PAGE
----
Bishop Vows Better Communication

By Erin Texeira
Newsday [Long Island NY]
February 19, 2004

In a striking move that could herald a shift in diocesan policy toward the Voice of the Faithful, Bishop William Murphy will form a committee to iron out his differences with the controversial parishioners' group, according to a letter issued Wednesday by priests who met with the Catholic leader.

Murphy also vowed to improve communication between himself and parishioners by establishing a diocesan pastoral council, the priests wrote.

Also in Wednesday 's letter, the priests wrote that Murphy will engage a professional consultant to re-examine the Presbyteral Senate, an advisory body of local priests, and Deaneries, clusters of parishes that meet to collaborate on various issues in their region, to improve the way they work.

Lastly, the priests said Murphy directed the Diocesan Synod, a longterm body set up to report on diocesan shifts by 2007, to identify issues that can be addressed now and take action on them.

"These are all very hopeful signs that he's looking to revitalize existing structures and create other structures to be more pastorally responsive," said the Rev. Gerald Twomey, co-pastor of St. Anne's Church in Brentwood.

A spokesman from the diocese did not respond to requests for comment.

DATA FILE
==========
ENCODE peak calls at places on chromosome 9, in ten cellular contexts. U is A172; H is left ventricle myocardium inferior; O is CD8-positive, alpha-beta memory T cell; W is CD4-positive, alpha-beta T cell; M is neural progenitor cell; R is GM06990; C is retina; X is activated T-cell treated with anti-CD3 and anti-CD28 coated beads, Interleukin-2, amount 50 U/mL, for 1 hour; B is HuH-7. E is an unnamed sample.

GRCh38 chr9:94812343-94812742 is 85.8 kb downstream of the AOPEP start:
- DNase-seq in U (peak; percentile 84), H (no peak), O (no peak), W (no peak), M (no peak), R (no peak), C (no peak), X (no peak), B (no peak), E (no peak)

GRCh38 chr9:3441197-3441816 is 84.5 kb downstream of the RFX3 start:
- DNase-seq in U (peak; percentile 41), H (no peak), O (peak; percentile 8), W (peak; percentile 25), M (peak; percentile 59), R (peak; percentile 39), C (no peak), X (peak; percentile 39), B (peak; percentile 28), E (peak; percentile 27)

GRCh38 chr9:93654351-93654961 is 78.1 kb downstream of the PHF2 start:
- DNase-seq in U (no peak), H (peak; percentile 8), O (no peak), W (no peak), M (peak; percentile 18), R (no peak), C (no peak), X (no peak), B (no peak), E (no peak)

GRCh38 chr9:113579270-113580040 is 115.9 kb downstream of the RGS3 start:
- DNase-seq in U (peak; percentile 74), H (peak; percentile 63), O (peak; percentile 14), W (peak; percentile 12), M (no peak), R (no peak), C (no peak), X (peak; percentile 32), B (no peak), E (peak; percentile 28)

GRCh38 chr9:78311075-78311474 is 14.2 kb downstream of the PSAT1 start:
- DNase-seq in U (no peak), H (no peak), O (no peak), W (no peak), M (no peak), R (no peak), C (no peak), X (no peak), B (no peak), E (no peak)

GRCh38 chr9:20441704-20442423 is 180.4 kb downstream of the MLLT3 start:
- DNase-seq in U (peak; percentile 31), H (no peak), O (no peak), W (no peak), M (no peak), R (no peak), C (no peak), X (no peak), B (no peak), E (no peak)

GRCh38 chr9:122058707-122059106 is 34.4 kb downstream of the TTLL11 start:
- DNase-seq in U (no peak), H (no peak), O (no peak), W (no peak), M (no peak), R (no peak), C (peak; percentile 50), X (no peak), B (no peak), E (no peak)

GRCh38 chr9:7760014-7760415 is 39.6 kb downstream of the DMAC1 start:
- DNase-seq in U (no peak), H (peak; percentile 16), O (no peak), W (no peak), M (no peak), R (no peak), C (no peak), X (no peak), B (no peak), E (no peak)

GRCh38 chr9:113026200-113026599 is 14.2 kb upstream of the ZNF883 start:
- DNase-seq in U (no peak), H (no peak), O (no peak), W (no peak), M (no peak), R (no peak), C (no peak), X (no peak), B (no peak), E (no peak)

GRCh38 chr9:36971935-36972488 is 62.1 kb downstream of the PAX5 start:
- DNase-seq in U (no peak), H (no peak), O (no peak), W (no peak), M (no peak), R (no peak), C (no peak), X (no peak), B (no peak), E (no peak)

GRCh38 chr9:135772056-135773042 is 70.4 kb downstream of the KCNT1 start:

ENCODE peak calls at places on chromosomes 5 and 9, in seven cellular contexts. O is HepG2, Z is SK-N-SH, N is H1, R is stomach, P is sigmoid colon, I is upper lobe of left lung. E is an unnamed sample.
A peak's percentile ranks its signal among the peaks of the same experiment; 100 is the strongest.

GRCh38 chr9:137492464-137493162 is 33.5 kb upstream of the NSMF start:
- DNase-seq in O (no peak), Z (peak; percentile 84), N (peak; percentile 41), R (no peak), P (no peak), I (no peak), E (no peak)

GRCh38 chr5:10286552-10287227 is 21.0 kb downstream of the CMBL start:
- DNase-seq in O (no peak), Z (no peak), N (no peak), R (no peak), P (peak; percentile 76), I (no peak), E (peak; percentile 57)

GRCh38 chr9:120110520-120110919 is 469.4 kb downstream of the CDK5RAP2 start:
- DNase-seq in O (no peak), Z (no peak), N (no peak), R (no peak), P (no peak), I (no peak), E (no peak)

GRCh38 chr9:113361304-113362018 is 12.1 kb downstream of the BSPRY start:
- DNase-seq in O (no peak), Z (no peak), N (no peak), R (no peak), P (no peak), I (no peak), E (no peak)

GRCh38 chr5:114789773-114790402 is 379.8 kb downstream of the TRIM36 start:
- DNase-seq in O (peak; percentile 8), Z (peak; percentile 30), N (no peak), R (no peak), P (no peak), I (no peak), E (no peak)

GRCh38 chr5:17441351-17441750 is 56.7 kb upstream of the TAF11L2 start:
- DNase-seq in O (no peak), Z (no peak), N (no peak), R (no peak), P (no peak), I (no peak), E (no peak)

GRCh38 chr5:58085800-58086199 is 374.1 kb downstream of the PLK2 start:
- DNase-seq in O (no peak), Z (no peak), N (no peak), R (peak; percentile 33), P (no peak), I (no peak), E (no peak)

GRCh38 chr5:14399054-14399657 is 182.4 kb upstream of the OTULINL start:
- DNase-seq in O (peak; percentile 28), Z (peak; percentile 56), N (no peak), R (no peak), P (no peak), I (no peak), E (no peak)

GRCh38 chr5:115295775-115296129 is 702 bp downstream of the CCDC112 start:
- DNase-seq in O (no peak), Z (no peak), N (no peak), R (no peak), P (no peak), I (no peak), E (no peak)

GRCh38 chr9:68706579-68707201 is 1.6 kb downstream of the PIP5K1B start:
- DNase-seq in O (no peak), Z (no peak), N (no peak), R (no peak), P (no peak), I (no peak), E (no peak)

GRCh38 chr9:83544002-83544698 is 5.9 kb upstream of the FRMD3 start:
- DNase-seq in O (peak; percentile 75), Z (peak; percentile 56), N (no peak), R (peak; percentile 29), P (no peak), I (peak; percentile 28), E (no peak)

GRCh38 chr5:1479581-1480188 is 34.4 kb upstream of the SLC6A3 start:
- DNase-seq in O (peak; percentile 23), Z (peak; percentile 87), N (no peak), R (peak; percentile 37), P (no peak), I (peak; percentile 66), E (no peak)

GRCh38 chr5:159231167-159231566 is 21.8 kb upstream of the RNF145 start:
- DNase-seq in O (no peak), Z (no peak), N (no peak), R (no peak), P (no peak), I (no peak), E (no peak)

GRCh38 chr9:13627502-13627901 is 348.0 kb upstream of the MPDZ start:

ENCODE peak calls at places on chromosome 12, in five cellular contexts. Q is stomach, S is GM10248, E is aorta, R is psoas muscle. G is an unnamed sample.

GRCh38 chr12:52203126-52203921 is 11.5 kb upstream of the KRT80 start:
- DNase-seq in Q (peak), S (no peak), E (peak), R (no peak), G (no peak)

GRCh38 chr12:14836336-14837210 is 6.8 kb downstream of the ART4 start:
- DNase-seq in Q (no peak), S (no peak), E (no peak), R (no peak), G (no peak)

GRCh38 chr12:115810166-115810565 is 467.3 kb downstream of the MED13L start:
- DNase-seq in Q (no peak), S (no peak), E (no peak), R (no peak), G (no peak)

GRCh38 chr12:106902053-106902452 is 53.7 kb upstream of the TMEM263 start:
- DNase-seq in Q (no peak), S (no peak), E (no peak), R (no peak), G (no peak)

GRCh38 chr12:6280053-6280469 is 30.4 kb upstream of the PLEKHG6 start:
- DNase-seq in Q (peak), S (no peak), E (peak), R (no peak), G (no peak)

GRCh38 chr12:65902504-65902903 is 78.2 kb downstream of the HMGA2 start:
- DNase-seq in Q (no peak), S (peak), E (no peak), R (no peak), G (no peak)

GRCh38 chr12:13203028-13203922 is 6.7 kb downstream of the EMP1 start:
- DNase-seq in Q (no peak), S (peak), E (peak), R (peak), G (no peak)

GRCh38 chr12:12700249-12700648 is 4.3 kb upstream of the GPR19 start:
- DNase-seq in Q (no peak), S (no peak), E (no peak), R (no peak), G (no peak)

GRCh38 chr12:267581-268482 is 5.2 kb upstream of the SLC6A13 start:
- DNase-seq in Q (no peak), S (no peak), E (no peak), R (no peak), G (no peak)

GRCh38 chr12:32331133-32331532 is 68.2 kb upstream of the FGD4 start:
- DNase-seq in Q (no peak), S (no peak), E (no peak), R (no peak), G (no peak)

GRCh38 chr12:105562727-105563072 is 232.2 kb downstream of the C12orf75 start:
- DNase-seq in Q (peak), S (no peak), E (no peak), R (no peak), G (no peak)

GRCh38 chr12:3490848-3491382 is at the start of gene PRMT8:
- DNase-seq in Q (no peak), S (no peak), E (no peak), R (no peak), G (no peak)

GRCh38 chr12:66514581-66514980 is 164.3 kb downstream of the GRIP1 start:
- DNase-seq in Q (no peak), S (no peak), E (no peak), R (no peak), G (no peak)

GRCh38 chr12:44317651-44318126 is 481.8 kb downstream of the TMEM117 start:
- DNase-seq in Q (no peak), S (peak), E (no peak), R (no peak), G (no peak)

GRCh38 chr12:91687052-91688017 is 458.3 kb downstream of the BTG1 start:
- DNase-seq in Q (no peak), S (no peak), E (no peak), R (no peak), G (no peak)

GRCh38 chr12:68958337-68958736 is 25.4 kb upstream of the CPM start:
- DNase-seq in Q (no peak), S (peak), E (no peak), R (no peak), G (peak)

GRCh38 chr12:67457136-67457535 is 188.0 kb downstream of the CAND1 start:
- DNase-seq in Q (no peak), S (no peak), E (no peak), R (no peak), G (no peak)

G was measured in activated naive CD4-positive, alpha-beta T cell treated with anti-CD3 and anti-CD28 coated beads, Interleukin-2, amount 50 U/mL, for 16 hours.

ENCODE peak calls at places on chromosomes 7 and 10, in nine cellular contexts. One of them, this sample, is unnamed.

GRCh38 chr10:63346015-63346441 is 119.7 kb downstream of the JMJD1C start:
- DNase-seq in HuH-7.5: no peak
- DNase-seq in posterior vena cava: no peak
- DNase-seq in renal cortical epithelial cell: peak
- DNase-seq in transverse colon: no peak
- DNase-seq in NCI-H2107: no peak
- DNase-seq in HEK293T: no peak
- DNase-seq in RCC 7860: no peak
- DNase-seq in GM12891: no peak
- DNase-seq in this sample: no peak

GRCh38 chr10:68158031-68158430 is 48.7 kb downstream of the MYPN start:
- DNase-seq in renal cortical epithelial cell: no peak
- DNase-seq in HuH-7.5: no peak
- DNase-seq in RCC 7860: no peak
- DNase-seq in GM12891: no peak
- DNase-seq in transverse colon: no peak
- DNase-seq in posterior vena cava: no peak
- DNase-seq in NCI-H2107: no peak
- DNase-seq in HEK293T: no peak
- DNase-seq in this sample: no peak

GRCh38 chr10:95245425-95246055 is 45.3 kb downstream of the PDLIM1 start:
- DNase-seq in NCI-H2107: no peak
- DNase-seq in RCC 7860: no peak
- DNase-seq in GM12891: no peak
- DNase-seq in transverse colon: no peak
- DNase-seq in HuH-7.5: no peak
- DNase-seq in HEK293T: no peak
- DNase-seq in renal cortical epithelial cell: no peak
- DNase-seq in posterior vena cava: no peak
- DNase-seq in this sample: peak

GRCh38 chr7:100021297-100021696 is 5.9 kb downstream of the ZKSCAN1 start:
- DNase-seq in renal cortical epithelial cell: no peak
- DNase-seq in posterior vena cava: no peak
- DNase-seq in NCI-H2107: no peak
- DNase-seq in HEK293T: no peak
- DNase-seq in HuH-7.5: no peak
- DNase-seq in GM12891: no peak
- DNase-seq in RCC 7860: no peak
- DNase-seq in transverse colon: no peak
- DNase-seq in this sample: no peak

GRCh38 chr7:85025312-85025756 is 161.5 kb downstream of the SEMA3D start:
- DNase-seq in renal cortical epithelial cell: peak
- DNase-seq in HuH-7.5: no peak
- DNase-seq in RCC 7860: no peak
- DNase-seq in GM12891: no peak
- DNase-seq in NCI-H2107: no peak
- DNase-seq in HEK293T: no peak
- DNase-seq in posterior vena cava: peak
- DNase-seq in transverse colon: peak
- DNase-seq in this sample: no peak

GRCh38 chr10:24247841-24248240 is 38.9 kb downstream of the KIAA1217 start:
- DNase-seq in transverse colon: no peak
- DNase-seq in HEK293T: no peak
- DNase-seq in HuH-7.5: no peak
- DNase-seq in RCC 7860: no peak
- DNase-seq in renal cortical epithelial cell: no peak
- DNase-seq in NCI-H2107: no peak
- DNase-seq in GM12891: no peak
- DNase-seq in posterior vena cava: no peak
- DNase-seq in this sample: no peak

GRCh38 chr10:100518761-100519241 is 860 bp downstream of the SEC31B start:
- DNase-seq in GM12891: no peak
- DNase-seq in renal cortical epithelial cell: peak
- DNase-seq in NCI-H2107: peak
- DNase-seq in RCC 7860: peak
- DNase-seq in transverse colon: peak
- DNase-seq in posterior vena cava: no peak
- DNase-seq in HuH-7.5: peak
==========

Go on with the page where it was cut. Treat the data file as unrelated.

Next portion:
The letter did not address another issue that has resonated deeply with some priests and the faithful -- Murphy's elaborate and pricey renovation of his apartment.

The letter comes in response to an unprecedented meeting between Murphy and about 190 priests last month to air priests' grievances and worries in the wake of the priest sex abuse scandal and widespread apathy among parishioners. That meeting was called after 52 priests signed a letter to Murphy last November telling of the "distressing" sense of alienation in the Diocese of Rockville Centre.

Dan Bartley, co-director of the Long Island chapter of the Voice of the Faithful, declined to comment on Murphy's proposal. He said only, "We have not received any notification from the bishop or his representatives about this change or the process he has in mind or the conditions he may impose. Until then we are unable to comment."

Bartley's group, which was formed in response to the scandal involving priests' sexual abuse of children and has called for changes in church management, was banned from meeting on church property in 2002.

That the group might eventually be approved by Murphy and be allowed to meet on church property "has not been ruled out," said Msgr. Jim McNamara, who was Murphy's representative in the group of five priests who penned the letter. "That's down the road."

According to the letter, Murphy did not respond to calls from some in the diocese to move from his residence, which he spent $1.1 million renovating -- an issue discussed at length at last month's meeting.

Citing that issue, the Rev. William Brisotti of Our Lady of Miraculous Medal in Wyandanch said, "There are still questions that people have connected to that which still should be responded to. It will be a question of accountability." But, he added, "The major issue is communication and that will open up an environment in which those kinds of decisions involving accountability will not happen. Hopefully."